As described for his chemistry application in Section 8.2, Hipes has studied the use of the Gauss-Jordan (GJ) algorithm as a means of solving systems of linear equations [Hipes:89b]. On a sequential computer, LU factorization followed by forward reduction and back substitution is preferable over GJ for solving linear systems since the former has a lower operation count. Another apparent drawback of GJ is that it has generally been believed that the right hand sides must be available a priori, which in applications requiring the solution for multiple right-hand sides is a handicap. Hipes' work has shown that this is not the case, and that a well-written, parallel GJ solver is significantly more efficient than using LU factorization with triangular solvers on hypercubes.

As noted by Gerasoulis, et al. [Gerasoulis:88a], GJ does not
require the solution of triangular systems. The solution of such systems by
LU factorization features an outer loop of fixed length and two inner loops
of decreasing length, whereas GJ has two outer fixed-length loops and only
one inner loop of decreasing length. GJ is, therefore, intrinsically more
parallel than the LU solver, and its better load balance compensates for its
higher operation count. Hipes has pointed out that the multipliers generated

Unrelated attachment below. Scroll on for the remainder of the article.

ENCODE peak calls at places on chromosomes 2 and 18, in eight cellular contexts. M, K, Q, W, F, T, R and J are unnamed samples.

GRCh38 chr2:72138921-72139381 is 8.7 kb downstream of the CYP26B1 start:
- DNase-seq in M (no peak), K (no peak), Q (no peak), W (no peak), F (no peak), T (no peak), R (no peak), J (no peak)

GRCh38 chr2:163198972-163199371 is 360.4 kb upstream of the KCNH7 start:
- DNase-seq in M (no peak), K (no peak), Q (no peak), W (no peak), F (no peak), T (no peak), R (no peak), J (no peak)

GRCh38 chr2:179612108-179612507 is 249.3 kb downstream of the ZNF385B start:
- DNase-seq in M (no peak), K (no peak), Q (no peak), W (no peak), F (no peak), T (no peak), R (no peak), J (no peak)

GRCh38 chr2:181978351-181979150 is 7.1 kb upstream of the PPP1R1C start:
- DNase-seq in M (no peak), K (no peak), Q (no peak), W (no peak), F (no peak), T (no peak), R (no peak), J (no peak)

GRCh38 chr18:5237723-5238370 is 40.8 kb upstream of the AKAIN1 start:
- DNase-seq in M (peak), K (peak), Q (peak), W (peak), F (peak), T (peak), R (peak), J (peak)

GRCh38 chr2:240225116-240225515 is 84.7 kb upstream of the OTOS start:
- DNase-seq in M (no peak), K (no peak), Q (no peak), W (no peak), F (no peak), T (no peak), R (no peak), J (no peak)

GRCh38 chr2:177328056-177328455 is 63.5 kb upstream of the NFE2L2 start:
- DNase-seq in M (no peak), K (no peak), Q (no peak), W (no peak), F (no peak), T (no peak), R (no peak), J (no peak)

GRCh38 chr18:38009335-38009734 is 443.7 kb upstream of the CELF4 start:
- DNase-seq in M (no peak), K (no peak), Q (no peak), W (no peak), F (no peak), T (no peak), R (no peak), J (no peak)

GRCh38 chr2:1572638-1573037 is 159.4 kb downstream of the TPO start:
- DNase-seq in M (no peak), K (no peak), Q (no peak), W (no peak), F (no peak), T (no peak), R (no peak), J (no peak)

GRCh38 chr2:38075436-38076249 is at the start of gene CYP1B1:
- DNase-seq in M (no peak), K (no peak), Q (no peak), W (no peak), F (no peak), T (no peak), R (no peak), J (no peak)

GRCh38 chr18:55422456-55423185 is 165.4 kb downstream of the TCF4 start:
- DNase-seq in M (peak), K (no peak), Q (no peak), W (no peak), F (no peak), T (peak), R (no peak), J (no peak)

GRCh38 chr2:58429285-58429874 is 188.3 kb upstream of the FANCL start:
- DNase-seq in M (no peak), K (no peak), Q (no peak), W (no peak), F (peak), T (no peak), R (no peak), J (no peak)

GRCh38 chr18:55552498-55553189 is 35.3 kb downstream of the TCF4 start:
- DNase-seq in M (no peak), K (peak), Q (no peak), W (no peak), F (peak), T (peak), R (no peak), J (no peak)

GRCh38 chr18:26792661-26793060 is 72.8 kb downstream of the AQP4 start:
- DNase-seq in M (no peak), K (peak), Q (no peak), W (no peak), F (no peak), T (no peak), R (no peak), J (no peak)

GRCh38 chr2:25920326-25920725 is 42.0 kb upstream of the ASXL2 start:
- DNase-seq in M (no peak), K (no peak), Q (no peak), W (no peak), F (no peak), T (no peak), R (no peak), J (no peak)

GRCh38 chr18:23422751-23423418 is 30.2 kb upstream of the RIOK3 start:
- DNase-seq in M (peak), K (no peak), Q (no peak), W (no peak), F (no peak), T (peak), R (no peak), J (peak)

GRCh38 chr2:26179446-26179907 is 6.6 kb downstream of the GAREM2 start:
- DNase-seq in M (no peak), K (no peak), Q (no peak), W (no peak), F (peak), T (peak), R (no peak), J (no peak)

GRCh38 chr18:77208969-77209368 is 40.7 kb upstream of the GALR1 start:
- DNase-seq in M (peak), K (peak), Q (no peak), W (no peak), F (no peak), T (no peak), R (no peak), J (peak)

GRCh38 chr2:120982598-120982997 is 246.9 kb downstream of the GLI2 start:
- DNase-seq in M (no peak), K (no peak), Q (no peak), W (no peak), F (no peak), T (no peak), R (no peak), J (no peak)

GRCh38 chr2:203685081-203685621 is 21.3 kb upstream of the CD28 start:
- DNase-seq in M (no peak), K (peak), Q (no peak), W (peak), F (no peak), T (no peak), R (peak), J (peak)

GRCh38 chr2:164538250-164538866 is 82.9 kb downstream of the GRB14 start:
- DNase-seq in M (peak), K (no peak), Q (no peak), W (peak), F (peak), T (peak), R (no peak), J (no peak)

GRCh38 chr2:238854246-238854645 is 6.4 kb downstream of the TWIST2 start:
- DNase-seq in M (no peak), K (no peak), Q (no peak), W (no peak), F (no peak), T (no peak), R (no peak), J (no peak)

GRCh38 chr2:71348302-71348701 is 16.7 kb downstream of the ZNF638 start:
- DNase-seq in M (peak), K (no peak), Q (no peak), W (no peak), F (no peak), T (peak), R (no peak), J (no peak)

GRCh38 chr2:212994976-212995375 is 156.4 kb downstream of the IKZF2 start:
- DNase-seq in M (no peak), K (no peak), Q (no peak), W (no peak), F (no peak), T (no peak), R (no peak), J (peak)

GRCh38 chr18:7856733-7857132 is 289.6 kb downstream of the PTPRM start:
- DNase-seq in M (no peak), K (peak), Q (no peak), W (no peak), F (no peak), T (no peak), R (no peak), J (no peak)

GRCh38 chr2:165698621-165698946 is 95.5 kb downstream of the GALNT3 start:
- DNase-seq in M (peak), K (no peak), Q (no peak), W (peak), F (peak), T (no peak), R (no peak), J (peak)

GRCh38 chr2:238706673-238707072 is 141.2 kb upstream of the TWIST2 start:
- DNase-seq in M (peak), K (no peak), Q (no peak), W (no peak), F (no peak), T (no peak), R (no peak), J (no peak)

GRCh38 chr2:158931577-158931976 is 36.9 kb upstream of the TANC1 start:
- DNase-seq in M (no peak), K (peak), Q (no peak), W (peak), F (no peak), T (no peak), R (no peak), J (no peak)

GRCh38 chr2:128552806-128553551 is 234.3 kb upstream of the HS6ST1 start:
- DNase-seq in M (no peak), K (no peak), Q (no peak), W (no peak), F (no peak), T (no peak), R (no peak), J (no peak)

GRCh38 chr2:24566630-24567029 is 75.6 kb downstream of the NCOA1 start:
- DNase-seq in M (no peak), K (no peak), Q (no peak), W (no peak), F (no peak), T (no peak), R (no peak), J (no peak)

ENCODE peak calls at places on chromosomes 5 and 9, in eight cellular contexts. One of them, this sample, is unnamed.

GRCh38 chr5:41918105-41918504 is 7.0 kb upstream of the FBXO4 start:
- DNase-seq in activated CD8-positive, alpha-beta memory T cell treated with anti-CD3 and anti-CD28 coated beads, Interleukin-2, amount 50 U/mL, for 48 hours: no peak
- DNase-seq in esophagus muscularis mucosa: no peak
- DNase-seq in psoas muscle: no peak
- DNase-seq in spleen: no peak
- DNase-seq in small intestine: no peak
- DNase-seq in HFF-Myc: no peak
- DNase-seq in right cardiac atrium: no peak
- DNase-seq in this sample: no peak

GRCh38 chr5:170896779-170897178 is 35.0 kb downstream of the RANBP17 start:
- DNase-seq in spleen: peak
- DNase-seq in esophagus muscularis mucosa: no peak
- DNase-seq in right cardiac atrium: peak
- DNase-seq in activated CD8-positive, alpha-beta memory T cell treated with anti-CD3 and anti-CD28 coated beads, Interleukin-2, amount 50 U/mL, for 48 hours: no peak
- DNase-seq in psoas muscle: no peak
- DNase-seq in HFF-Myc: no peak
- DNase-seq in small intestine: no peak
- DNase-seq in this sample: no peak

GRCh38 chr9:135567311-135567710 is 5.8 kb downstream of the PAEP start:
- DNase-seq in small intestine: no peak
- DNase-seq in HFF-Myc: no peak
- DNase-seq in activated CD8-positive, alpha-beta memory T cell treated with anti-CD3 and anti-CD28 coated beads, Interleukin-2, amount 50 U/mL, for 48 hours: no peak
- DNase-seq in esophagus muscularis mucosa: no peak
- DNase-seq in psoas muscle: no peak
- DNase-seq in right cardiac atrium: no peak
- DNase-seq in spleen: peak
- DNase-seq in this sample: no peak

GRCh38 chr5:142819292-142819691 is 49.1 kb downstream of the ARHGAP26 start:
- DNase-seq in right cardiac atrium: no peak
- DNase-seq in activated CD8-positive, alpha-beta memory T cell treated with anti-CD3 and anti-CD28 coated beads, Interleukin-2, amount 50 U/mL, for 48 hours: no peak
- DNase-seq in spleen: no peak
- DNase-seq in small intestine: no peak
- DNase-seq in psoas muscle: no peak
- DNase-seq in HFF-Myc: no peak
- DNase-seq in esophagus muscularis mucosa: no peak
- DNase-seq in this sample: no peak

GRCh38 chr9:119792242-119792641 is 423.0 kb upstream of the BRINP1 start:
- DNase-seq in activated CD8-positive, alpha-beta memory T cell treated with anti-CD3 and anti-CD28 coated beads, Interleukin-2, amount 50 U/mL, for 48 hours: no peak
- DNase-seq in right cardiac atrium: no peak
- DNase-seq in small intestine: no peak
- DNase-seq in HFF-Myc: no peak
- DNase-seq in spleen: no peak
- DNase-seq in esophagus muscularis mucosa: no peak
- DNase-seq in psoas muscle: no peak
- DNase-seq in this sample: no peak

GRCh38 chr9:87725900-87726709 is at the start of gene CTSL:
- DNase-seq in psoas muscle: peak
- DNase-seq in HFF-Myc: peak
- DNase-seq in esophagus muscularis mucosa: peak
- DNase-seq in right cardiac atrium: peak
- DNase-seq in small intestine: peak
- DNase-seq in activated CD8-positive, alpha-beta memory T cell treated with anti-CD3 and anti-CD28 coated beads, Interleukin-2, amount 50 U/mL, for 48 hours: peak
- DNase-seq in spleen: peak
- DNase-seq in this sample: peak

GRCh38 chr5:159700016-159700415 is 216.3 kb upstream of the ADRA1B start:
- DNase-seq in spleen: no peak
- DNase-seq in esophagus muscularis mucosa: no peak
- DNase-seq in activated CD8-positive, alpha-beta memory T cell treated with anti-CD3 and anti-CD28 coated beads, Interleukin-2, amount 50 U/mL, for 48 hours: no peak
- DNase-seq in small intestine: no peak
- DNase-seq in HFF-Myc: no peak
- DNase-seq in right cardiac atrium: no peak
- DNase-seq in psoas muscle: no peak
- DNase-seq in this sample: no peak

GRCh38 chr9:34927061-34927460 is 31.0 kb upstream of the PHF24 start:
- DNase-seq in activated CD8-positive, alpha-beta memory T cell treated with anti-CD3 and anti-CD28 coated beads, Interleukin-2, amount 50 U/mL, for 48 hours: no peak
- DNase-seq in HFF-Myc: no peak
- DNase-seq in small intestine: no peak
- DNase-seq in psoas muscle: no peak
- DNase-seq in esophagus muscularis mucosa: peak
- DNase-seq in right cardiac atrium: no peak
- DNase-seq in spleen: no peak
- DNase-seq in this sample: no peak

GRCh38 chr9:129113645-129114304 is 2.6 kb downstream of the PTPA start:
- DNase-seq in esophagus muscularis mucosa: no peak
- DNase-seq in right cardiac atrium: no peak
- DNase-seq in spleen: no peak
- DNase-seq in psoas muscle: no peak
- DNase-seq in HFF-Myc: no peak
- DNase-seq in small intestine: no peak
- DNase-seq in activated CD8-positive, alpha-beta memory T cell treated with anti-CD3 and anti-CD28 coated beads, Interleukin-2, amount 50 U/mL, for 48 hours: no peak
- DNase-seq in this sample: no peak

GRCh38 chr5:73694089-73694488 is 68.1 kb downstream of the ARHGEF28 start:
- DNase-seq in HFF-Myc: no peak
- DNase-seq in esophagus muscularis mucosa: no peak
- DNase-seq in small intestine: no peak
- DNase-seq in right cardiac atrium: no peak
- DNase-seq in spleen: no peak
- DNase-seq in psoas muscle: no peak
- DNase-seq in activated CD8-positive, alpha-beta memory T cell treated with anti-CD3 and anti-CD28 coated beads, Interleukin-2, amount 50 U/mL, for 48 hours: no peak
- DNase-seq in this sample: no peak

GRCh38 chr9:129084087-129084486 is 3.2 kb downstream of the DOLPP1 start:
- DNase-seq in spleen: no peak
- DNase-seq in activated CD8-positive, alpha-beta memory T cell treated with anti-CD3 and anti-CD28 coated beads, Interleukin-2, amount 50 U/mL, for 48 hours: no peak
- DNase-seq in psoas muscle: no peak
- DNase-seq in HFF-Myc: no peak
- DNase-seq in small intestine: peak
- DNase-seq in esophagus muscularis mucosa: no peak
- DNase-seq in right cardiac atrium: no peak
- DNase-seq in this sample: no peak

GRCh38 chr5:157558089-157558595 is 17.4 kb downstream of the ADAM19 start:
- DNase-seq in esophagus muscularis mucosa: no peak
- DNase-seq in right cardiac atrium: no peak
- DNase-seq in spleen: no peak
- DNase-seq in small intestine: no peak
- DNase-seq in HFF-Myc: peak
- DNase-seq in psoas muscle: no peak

in the GJ algorithm can be saved where zeros are produced in the coefficient
matrix. The entries in the coefficient matrix are, therefore, overwritten by
the GJ multipliers, and we shall call this the GJ factorization (although
we are not actually expressing the original matrix **A** as the product of two
matrices). It is now apparent that the right-hand side matrix does
*not* have to be known in advance, since a solution can be obtained
using the previously computed multipliers. Another factor, noted by Hipes,
favoring the use of the GJ solver on a multiprocessor, is the larger grain
size maintained throughout the GJ factorization and solution phases, and the
lower communication cost in the GJ solution phase.

Hipes has implemented his GJ solver on the Caltech/JPL Mark III and nCUBE-1 hypercubes, and compared the performance with the usual LU solver [Hipes:89d]. In the GJ factorization, a scattered column decomposition is used, similar to that shown in Figure 8.1(d). This ensures good load balance as columns become eliminated in the course of the algorithm. In the LU factorization, both rows and columns are eliminated so a scattered block decomposition is used. On both machines, it was found that the GJ approach is faster for sufficiently many right-hand sides.

Wed Mar 1 10:19:35 EST 1995